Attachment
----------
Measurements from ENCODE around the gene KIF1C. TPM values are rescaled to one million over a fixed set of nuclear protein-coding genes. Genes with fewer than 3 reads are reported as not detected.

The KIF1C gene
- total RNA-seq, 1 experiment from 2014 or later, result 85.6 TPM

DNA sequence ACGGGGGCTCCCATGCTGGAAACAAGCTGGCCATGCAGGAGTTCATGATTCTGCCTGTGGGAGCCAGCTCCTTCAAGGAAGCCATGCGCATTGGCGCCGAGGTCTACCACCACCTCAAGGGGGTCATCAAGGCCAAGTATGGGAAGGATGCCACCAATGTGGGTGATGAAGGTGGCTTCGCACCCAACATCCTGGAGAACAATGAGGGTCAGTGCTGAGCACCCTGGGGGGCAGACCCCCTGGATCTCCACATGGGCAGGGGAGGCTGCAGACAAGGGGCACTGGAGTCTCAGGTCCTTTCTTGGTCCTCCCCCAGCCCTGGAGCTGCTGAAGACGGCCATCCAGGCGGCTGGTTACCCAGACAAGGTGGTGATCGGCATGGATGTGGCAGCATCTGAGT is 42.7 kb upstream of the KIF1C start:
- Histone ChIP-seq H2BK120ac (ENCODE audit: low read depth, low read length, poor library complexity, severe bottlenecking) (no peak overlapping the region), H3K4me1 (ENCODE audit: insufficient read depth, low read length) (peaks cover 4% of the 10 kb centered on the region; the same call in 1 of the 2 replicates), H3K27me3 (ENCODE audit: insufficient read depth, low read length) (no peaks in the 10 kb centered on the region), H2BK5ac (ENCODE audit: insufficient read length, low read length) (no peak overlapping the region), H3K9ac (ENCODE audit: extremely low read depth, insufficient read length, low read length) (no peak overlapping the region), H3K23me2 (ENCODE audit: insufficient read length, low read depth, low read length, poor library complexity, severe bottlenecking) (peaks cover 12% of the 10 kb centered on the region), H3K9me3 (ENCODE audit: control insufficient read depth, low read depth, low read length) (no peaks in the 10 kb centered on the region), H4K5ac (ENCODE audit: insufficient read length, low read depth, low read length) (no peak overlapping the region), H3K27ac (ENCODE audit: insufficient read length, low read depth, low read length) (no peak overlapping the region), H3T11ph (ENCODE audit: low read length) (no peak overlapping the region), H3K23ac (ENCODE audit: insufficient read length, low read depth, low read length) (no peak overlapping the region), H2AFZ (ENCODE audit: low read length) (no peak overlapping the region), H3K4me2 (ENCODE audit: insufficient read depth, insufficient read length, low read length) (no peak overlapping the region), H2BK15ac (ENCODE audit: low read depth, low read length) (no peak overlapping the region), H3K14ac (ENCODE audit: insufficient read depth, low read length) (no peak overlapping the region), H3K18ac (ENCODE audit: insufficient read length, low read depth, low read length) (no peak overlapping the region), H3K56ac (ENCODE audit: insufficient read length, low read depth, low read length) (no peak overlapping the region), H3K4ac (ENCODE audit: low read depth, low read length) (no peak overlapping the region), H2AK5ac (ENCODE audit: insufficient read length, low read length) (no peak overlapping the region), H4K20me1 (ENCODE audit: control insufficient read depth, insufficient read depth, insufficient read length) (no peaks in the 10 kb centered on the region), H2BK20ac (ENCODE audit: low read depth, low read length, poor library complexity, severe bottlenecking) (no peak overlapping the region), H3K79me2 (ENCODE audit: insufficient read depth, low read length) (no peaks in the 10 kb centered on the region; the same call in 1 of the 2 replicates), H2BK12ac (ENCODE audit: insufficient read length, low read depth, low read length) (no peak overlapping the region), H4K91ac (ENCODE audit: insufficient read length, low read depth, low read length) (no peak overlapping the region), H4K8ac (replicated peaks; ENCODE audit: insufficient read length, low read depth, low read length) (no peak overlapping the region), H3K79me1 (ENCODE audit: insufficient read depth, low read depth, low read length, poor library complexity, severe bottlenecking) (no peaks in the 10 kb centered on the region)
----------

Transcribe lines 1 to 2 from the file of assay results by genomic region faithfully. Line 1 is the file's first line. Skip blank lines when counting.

Measurements from ENCODE around the gene KIF1C. TPM values are rescaled to one million over a fixed set of nuclear protein-coding genes. Genes with fewer than 3 reads are reported as not detected.

The KIF1C gene